“…This is what the Lord had commanded that you do,
that the Presence of the Lord may appear to you.” (Leviticus 9:6)
It is surprising how often things go wrong in the Torah. Parashat Sh’mini describes the eighth day of the ordination of Aaron and his sons as High Priests when the very first sacrifices are offered on the altar in the mishkan, or Tabernacle. It is an exquisite moment of high drama and great expectations. There is no rejoicing, though, because Nadav and Avihu, two of Aaron’s sons, deviate from the script, offer “alien fire,” (Leviticus 10:1) and are consumed themselves by God’s fire.
The Torah is fairly laconic about the event, leaving a lot of leeway for interpretation about what alien fire means, why the punishment is so harsh, and why Aaron makes no response. The Torah states, “And Aaron was silent,” (Leviticus 10:3). Classic commentators read Aaron’s silence as acceptance of God’s judgment. Rabbi Joy Levitt, Executive Director of the JCC in Manhattan, offers a different reading, replacing “silent” with “speechless.” Confronted with something beyond his comprehension, Aaron has no words to explain. Filled with emotions beyond description, Aaron has no words to describe. Immersed in his own private experience, Aaron has no words to share. Aaron is not accepting; he is dumbfounded.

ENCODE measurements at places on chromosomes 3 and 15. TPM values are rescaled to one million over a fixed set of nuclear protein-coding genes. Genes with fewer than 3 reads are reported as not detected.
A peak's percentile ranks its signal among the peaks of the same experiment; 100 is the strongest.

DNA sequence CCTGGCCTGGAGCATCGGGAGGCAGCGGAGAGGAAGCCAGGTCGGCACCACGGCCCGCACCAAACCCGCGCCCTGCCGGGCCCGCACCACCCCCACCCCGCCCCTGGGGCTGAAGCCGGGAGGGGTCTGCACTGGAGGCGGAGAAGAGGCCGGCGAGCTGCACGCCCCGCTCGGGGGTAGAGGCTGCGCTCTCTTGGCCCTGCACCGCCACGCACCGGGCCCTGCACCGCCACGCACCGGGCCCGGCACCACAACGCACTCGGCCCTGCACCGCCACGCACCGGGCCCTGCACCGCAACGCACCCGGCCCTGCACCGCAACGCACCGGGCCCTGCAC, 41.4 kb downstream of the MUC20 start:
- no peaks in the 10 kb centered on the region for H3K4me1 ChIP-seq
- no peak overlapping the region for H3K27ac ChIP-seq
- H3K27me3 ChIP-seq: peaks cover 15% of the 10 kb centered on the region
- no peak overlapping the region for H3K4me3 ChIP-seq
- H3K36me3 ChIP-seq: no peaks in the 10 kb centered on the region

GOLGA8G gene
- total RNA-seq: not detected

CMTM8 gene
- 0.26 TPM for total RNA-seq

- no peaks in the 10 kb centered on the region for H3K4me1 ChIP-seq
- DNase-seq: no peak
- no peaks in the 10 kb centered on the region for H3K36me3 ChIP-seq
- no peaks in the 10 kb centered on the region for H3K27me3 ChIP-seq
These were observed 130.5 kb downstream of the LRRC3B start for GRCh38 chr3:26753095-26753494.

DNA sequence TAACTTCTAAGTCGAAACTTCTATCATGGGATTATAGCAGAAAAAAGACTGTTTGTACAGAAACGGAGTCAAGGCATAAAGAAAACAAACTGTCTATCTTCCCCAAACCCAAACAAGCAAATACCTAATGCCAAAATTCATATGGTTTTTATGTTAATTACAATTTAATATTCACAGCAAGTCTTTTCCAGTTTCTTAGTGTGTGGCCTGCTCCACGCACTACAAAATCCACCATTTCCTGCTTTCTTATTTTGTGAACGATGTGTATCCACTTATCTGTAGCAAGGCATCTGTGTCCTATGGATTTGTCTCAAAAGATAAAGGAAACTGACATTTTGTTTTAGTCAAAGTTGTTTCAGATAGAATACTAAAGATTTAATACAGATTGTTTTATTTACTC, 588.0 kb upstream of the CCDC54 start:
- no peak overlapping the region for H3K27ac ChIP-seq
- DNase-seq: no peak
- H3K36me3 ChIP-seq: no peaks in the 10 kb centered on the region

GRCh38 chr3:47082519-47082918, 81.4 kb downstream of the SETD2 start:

The Torah chooses its words with great care; it’s fair to say it chooses its silences with equal care. Aaron’s silence is all the more eloquent when set against the din of the non-stop commentary culture of today’s wired world. Silence is not necessary only a reaction; it can also be a powerful communication skill. Sometimes saying nothing says the most.
Good Shabbos/Shabbat Shalom,